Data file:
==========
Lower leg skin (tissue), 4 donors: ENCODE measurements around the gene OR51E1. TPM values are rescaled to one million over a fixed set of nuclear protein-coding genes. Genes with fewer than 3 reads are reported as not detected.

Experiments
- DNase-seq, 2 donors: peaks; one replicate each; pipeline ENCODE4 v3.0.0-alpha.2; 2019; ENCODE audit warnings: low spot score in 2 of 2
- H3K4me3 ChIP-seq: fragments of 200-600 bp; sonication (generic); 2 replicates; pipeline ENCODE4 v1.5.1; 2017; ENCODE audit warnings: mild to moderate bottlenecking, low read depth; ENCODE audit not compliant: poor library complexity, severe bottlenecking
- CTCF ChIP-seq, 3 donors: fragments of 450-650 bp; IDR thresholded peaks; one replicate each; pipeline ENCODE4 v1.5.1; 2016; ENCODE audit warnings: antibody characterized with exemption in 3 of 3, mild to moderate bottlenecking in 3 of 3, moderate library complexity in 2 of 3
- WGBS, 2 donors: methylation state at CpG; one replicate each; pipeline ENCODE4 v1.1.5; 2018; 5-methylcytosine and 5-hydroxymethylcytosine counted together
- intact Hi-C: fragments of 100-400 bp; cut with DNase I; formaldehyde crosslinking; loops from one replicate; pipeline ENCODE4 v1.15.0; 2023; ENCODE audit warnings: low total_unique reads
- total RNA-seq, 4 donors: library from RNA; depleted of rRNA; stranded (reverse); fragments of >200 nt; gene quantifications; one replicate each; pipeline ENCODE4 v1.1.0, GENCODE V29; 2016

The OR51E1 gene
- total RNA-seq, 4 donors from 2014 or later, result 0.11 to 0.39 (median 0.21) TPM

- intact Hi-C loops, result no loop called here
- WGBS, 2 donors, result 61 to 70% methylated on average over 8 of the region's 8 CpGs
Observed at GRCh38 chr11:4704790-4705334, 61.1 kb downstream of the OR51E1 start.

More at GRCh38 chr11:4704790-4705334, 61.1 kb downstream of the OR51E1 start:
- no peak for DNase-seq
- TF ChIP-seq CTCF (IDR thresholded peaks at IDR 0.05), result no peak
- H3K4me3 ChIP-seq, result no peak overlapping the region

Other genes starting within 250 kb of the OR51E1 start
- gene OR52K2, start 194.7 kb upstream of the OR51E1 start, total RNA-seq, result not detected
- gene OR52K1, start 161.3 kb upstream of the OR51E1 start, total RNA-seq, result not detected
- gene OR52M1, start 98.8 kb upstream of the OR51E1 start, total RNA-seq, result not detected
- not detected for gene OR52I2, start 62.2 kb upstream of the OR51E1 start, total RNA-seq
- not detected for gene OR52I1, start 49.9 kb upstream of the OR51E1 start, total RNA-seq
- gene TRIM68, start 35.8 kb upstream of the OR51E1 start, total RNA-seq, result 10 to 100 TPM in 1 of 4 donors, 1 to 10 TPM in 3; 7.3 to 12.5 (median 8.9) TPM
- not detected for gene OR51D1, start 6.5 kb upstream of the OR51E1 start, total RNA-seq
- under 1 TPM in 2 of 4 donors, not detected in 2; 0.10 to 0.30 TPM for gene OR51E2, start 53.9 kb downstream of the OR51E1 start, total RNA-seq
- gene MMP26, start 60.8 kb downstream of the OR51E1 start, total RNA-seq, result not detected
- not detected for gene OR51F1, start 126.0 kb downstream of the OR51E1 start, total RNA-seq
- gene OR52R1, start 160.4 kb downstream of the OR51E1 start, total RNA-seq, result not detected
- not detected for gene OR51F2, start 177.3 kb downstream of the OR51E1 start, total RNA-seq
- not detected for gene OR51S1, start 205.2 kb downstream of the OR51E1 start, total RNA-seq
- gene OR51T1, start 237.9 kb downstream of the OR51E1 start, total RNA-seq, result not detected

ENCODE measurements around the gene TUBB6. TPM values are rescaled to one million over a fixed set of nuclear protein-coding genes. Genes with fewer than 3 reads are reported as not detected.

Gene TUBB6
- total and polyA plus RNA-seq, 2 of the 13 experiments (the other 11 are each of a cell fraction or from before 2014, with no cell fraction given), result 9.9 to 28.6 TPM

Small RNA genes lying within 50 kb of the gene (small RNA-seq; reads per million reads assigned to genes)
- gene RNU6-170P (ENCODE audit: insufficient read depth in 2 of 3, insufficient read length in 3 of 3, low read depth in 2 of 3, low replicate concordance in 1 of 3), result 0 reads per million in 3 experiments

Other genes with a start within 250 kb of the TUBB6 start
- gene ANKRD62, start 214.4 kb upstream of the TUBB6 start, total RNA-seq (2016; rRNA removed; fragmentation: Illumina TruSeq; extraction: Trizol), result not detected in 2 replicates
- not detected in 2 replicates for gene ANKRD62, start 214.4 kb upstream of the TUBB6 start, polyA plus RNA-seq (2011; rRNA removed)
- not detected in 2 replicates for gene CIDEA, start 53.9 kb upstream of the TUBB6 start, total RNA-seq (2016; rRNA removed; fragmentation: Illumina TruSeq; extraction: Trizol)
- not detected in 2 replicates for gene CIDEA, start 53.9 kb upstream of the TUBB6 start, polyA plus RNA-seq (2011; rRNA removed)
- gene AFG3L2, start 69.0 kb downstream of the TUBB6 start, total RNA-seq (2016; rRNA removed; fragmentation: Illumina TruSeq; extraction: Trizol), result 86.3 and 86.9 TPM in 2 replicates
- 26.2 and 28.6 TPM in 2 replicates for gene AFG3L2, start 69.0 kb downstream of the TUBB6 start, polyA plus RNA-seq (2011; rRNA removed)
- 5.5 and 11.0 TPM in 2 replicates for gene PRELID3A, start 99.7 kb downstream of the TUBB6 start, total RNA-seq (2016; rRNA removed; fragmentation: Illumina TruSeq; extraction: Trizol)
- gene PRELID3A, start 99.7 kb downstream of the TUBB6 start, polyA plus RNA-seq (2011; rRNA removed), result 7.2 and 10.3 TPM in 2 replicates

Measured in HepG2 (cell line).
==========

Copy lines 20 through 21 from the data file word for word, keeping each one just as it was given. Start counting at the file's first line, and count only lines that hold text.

- gene OR52K1, start 161.3 kb upstream of the OR51E1 start, total RNA-seq, result not detected
- gene OR52M1, start 98.8 kb upstream of the OR51E1 start, total RNA-seq, result not detected